keyed harmonica, anonymous engraving,
Allgemeine Musikalische Zeitung (AMZ), 1st vol., 1799.
One of the many attempts to produce a keyed harmonica was published in the AMZ . Today no historic keyed harmonica exists any more (the last was destroyed in Leipzig museum, war loss).
(excerpt) Johann Gottlieb Naumann: Sonata g minor
played by Bruno Kliegl
Instrument: keyed harmonica based on an instrument by Sascha Reckert
The glass harmonica, invented by Benjamin Franklin could be considered THE instrument of the "sensitivity style" ("Empfindsamkeit") like none other. The ethereal sound pleased the public, harmonica virtuosos (among them many women) enjoyed europe-wide fame - but playing the harmonica was considered a danger for body and soul. The friction of the rotating glass bowls was believed to damage the sensitive nerves of the finger tips, the vibrations of the instrument to influence the mood leading to madness or at least serious adverse effects. These opinions were repeated many times up to the 20th century. In a time when fainting was an everyday phenomenon the harmonica might indeed have had some effects on players as well as listeners but these concerns were demonisations to feed the expectations of a public for musical sensations.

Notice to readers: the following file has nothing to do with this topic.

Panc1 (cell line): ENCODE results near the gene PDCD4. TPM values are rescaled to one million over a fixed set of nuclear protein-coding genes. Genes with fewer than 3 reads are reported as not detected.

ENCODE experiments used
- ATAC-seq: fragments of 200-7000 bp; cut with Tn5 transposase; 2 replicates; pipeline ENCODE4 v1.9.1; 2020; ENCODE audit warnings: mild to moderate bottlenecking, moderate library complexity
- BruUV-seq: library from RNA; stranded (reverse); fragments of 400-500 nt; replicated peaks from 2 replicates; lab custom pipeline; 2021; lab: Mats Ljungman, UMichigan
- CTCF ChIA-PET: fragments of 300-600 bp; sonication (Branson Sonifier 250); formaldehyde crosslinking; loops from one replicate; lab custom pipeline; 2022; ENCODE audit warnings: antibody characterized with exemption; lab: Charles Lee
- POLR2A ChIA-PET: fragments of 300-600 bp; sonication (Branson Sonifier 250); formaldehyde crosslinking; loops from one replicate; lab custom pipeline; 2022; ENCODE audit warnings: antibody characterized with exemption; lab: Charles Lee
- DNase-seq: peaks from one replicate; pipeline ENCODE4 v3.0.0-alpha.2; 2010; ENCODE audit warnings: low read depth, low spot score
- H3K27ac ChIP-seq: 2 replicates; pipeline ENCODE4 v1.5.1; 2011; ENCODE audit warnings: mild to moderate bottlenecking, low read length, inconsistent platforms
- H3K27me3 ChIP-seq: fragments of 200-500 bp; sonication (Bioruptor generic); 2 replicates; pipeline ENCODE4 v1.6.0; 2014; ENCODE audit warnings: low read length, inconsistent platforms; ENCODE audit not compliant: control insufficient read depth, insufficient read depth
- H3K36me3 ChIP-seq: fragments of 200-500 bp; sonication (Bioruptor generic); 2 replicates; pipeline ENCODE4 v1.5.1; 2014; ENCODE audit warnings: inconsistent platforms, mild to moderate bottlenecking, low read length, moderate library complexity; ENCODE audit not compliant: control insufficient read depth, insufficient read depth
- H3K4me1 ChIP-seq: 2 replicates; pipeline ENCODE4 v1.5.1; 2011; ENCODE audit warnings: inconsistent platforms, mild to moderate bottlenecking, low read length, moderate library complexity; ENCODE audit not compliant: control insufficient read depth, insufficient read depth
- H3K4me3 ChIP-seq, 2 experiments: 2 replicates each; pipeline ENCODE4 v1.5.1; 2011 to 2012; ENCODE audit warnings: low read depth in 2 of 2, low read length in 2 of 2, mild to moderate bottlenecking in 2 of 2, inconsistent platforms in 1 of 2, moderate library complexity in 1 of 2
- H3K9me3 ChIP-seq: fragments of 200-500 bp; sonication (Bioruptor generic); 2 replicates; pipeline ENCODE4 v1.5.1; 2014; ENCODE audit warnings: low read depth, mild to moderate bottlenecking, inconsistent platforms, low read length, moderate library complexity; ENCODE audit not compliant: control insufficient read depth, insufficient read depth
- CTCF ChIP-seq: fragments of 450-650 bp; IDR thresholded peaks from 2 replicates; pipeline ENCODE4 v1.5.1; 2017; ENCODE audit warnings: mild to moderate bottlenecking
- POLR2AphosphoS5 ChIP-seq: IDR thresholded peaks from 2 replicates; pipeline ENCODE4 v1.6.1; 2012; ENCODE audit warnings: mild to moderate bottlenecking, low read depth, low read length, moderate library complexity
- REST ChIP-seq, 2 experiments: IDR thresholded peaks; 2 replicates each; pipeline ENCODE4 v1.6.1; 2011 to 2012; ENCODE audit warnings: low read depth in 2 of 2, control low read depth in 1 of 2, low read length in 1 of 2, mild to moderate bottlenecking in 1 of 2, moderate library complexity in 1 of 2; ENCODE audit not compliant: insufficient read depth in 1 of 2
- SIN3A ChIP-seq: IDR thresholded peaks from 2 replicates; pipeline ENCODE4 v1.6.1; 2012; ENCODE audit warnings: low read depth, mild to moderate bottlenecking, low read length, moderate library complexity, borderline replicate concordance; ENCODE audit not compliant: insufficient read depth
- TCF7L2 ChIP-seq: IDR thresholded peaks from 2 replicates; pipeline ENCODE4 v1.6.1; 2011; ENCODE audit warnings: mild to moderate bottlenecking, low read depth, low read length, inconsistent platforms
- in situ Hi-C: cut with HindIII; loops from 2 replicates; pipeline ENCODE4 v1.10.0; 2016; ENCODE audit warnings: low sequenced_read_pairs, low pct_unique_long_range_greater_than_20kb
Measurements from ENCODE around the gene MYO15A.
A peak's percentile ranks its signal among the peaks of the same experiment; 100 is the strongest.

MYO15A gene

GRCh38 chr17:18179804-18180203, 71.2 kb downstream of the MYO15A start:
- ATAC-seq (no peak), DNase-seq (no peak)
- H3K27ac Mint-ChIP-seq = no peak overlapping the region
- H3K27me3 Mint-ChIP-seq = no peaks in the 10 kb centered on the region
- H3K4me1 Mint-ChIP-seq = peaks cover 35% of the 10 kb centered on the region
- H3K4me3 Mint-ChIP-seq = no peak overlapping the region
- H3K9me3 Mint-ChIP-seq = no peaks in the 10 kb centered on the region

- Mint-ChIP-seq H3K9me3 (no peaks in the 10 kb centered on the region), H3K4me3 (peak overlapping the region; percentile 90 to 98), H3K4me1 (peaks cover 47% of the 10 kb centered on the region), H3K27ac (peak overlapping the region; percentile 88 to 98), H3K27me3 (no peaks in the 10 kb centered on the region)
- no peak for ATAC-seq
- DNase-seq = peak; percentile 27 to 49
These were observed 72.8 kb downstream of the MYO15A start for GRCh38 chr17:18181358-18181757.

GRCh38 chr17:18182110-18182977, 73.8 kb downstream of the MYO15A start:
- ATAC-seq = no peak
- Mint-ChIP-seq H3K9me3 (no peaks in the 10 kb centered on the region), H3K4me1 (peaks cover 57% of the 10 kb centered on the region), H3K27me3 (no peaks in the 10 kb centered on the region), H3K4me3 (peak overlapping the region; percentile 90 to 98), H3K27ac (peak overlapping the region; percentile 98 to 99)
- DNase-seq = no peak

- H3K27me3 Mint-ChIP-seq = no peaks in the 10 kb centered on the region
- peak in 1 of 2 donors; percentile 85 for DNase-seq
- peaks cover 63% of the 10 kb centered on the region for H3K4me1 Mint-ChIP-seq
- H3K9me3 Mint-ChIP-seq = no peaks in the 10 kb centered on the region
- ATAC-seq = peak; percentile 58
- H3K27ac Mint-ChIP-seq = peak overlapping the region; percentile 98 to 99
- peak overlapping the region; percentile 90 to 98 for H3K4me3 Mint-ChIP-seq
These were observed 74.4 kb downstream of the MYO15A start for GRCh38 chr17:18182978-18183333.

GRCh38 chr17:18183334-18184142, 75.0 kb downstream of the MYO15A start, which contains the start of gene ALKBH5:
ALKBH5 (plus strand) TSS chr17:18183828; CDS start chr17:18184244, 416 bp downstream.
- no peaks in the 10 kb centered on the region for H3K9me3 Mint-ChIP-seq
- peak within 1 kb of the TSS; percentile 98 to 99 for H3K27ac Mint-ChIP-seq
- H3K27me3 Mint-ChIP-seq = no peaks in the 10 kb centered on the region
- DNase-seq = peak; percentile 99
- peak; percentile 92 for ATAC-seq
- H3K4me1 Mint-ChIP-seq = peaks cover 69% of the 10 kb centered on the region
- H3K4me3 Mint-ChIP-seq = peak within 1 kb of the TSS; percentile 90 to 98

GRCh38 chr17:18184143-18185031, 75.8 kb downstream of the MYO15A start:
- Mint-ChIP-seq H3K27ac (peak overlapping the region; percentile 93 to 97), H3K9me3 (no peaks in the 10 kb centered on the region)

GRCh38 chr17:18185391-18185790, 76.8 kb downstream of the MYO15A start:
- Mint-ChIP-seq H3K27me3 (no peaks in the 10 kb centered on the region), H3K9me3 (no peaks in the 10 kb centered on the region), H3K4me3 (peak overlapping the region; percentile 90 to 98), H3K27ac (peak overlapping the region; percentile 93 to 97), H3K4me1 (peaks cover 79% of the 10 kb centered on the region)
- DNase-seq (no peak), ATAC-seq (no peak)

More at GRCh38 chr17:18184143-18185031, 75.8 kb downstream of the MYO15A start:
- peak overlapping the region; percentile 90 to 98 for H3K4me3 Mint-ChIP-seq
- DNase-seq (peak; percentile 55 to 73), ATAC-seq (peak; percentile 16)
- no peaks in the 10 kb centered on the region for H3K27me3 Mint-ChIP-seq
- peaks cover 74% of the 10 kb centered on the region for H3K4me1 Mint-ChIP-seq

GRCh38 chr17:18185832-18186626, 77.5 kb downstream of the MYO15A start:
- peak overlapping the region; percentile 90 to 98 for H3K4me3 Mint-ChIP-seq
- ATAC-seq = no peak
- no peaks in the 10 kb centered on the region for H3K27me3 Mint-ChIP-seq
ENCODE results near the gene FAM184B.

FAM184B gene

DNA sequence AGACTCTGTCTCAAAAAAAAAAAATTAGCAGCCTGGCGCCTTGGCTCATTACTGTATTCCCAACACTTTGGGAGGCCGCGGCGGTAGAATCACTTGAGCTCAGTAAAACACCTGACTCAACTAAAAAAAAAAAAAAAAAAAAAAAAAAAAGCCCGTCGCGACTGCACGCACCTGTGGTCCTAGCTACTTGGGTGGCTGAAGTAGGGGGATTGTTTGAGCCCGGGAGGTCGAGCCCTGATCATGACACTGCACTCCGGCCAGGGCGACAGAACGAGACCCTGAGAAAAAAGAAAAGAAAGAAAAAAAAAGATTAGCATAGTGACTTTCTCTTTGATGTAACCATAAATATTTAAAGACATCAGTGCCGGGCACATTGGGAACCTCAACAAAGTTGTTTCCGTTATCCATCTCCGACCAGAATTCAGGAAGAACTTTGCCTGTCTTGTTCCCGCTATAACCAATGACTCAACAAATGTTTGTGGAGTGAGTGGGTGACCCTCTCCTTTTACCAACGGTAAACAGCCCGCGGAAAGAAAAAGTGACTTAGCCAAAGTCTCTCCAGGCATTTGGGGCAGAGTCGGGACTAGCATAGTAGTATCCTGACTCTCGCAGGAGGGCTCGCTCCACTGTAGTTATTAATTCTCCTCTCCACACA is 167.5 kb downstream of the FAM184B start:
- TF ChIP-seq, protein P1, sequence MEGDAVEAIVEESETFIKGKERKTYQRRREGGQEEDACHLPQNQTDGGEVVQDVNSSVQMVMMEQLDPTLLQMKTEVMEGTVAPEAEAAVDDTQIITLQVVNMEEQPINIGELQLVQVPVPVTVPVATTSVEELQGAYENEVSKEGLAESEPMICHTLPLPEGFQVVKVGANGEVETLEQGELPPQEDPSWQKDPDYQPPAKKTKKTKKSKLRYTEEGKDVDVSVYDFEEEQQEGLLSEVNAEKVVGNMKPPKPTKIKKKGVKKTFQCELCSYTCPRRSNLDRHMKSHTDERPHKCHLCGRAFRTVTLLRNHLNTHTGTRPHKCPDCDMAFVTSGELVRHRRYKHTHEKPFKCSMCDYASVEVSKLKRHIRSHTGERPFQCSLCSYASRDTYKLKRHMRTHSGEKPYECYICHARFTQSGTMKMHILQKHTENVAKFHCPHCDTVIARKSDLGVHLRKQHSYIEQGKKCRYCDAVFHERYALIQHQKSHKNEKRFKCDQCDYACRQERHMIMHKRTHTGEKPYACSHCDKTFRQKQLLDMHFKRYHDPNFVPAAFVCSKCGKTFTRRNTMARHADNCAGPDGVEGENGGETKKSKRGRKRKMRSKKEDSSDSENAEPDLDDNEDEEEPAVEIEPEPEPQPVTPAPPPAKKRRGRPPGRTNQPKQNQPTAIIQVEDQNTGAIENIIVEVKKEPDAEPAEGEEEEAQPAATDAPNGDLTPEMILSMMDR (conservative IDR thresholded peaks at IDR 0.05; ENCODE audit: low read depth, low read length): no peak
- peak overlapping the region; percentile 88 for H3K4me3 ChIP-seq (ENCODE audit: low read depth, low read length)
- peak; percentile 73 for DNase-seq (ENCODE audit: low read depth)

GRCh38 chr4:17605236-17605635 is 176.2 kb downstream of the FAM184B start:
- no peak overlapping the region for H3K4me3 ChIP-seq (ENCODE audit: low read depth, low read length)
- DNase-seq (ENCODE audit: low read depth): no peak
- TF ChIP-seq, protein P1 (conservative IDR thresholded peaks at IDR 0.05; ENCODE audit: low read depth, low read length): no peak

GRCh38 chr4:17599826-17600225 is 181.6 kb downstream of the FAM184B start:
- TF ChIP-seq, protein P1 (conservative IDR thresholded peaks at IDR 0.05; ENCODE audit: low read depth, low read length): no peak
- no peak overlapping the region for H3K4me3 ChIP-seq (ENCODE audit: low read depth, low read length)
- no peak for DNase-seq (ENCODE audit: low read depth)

But how could the glass bowls of the harmonica been put into vibration without touching them with one's fingertips? At best with the additional application of a keyboard to make it accessible for every keyboard player? A first attempt in 1766 initiated a series of constructions, all having in common that no "inventor" whether Hessel (1784), Carl Leopold Röllig (1787), Franz Konrad Bartl (1791), Wilhelm Chr. Müller (1795) or Heinrich Klein (1798) made public any important details like the exact composition of the necessary friction pads on the keys.
In hindsight all keyed harmonicas and their inventors failed to solve one problem:
After a while the necessarily moist friction pads dried and did no longer transfer sufficient friction to the glass bowls. Therefore after maybe a quarter of an hour a break was needed to moisten key pads or glass bowls again. But if this was overdone, the bowls slid and did not vibrate as well.
The journals of the musical press never missed to inform the keen public about concerts or real or imagined novelties in keyed harmonicas. But the keyed harmonica shared a common fate with many other novelties: invented (repeatedly), admired and marvelled, soon out of function, soon forgotten - until next.
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